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Prof. Dr. Christiane Richter-Landsberg

E-Mail: christiane.richter.landsberg@uol.de

The Cytoskeleton in Oligodendrocytes: Microtubule Dynamics in Health and Disease.

Richter-Landsberg C.



J Mol Neurosci. 2007 Dec 4 [Epub ahead of print]

Oligodendrocytes have a complex cytoarchitecture and are characterized by an elaborate network of microtubules. They provide the tracks for organelle trafficking and the intracellular translocation of myelin-specific gene products. The integrity of the cytoskeleton is an essential determinant of the function and survival of oligodendrocytes. Microtubule growth and stability are regulated by microtubule-associated proteins. Oligodendrocytes contain a number of microtubule-associated proteins, including the tau proteins, which are developmentally regulated and especially prominent in the branching points of the cellular processes. Process outgrowth is regulated by the interaction of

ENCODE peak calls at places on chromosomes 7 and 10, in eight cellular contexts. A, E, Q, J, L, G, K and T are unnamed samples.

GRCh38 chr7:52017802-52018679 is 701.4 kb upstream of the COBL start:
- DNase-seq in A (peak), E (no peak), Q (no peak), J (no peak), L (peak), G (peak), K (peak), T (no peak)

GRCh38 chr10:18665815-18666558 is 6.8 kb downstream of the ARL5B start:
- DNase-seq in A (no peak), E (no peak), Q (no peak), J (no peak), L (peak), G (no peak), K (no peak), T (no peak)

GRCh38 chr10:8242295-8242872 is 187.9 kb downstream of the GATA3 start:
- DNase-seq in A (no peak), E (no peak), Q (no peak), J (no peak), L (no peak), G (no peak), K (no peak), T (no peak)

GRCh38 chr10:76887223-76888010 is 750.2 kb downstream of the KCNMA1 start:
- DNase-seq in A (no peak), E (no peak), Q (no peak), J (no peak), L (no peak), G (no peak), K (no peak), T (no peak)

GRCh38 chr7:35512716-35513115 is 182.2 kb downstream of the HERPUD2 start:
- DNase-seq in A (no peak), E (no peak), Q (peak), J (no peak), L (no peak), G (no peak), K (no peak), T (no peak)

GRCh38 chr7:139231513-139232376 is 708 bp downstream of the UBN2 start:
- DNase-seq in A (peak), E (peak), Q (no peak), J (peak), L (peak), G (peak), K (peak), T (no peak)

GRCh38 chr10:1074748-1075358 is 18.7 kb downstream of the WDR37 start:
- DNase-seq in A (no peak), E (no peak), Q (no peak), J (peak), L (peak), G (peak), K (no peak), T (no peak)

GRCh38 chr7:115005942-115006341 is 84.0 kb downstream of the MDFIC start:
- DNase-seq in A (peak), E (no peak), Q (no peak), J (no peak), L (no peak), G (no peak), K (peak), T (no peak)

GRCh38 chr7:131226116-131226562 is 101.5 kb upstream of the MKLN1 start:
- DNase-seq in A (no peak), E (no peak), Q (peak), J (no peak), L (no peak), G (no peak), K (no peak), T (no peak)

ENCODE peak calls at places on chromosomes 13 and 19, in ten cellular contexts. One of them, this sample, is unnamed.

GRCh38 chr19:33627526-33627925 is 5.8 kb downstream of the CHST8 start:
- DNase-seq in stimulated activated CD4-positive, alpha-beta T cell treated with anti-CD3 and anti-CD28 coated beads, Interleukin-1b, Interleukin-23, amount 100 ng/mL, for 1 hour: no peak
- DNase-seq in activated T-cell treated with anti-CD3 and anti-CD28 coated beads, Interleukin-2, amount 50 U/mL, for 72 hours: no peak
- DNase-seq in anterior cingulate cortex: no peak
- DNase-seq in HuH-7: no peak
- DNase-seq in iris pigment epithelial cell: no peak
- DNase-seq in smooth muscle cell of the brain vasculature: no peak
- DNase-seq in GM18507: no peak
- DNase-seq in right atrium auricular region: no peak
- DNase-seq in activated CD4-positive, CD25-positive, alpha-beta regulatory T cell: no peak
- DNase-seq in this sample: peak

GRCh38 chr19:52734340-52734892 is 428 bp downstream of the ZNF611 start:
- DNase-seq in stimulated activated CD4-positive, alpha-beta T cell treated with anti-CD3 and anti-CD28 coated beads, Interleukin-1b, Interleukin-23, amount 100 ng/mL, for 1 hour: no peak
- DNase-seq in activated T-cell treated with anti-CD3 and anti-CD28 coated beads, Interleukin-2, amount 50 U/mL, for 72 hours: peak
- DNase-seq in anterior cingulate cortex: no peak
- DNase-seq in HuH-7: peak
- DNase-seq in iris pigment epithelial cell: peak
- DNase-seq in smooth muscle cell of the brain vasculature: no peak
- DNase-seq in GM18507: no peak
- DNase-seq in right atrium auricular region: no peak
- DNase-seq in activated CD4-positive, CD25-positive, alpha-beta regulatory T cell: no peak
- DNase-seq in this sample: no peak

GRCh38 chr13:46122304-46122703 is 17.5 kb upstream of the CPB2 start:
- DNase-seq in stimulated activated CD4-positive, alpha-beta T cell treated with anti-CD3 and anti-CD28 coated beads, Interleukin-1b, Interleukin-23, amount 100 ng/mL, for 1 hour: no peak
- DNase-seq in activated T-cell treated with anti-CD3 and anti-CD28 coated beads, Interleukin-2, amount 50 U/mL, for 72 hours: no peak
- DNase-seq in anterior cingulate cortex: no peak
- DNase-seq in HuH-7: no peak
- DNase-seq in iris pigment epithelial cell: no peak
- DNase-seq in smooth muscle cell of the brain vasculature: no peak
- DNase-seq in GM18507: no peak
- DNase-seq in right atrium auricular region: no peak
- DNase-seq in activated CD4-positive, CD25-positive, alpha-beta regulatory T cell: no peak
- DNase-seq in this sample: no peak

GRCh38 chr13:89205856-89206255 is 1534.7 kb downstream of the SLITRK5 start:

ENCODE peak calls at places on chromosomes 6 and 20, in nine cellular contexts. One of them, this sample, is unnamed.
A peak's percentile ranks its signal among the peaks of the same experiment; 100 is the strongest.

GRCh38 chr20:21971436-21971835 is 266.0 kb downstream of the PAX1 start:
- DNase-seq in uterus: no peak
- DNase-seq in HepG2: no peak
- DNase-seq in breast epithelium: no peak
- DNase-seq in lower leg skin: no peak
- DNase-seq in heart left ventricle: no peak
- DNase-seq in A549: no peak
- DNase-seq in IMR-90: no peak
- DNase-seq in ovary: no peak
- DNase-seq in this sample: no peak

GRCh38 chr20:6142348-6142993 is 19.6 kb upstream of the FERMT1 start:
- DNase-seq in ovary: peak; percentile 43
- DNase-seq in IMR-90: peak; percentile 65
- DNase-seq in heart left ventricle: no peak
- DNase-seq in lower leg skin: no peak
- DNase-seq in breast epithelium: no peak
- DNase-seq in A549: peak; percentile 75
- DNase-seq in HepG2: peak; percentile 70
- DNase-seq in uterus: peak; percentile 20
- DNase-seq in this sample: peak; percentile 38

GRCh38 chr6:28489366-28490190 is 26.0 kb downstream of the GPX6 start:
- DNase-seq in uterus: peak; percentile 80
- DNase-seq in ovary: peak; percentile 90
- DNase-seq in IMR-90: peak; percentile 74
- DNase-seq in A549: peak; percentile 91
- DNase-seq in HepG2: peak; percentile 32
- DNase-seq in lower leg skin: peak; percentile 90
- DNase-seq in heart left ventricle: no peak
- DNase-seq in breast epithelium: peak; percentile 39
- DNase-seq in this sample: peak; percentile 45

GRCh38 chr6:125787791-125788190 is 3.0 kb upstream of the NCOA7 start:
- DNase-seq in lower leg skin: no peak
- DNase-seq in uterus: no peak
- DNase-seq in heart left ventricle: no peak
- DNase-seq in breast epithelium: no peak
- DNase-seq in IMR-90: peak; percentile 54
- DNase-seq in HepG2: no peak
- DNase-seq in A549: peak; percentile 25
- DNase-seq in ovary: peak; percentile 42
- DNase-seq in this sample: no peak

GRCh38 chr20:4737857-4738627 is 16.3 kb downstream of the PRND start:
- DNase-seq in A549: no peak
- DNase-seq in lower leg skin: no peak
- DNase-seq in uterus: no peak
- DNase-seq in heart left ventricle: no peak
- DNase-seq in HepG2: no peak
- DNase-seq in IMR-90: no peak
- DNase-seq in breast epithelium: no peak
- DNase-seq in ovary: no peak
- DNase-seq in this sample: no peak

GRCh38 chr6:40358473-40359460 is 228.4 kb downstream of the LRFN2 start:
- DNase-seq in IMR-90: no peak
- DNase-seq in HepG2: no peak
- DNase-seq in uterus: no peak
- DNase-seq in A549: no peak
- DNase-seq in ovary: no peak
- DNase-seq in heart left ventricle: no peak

<st1:place>Fyn</st1:place> kinase with the cytoskeleton and by microtubule-severing proteins, such as stathmin. Alterations or disruption of the cytoskeleton and abundant abnormal aggregates of cytoskeletal proteins often accompany neurodegenerative diseases, and inclusion bodies, resembling protein aggregates found in neurons, are prominent in oligodendroglial lesions in white matter pathology. This review emphasizes the role of the cytoskeleton, particularly of microtubules and their associated proteins, in oligodendrocytes during developmental processes. Furthermore, recent data on protein aggregate formation in oligodendroglial cells, which might occur during aging and disease processes, are summarized.

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